Democracy in action: rebuilding Island Park

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The damage to the already inadequate drainage system and infrastructure is now affecting the fragile economy of Island Park. The village is struggling due to the constant worry of flooding during rain storms and high tides. Business owners are dubious about investing in the town. Residents are living in fear of heavy rains, because the drainage system and retaining walls aren’t capable of handling even the smallest of storms. It’s hard to imagine that a town in which residential dwellings averaged $181,000 in damage and commercial properties averaged $461,000, with total losses over $200 million, still has not received funding from FEMA’s HMGP grant.

On March 18, residents voted for the candidates who they were most confident would help bring Island Park back. Mayor-elect Michael McGinty’s focus is already on moving forward. “We’ve hit the ground running,” he said. “We’re trying to work. There’s a lot to do.”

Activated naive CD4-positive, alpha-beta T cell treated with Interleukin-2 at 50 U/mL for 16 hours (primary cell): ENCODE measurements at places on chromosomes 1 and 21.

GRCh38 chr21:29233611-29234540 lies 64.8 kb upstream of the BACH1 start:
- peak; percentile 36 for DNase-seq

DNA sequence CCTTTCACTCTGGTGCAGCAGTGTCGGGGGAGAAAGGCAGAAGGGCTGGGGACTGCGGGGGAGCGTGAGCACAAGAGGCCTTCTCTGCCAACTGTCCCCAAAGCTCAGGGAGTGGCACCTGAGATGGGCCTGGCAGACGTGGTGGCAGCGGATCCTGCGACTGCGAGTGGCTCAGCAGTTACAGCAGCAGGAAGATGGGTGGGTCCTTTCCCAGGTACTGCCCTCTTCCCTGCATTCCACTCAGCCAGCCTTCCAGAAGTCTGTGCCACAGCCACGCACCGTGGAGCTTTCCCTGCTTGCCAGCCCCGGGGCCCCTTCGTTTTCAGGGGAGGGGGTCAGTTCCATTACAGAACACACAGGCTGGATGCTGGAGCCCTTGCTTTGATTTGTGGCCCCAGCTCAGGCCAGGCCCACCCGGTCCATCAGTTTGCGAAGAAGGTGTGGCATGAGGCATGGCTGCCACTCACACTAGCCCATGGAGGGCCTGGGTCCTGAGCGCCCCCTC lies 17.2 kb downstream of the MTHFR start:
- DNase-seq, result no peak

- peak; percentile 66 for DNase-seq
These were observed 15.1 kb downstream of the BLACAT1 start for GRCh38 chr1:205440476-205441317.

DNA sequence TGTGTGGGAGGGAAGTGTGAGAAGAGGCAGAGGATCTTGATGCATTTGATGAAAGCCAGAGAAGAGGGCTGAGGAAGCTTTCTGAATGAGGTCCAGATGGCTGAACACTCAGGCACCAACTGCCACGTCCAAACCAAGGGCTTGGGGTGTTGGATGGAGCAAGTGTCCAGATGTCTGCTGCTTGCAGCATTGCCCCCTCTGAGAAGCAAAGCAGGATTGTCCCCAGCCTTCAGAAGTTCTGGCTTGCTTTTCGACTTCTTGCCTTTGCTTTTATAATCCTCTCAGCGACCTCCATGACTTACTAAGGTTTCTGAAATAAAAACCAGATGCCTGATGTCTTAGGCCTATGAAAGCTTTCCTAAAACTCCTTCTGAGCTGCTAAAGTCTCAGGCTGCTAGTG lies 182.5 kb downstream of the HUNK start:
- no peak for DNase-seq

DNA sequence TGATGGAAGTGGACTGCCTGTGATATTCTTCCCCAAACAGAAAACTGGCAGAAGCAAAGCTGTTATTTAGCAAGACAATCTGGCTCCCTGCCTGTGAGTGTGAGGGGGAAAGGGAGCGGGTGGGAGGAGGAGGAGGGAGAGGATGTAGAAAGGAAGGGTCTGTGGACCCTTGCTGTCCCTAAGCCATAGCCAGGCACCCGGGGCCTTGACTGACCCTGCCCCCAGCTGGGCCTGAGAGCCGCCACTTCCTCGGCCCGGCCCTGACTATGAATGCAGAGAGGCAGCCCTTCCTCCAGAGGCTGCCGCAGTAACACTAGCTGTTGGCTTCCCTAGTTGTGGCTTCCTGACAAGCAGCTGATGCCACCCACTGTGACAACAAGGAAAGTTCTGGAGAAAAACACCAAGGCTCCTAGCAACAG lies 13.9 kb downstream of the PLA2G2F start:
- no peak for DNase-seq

McGinty, along with his fellow trustees Joe Annarella and newcomer Matt Paccionne, have a lot of tough work ahead of them, but they know how to get the job done, and they’re prepared to do whatever it takes for the people of the village.

All drainage and inlet structures must be examined and evaluated for potential replacement, storm water runoff volumes must be calculated, and streets that now experience chronic flooding at high tide must be raised. These are just some of the projects that must be taken on in order to bring the village back.

And Island Park isn’t the only town still feeling the effects of this crisis. The residents of Long Island must help our elected officials encourage New York state to help small towns and villages such as Island Park that have seemingly been forgotten, and make them a priority.

Time is critical. Twenty percent of the homes in my hometown that were destroyed by Sandy are still vacant, and many more that were damaged are still not fully renovated. I’m fearful that Island Park will become a ghost town instead of the place my parents and so many other hardworking, middle-class people came to raise their families.
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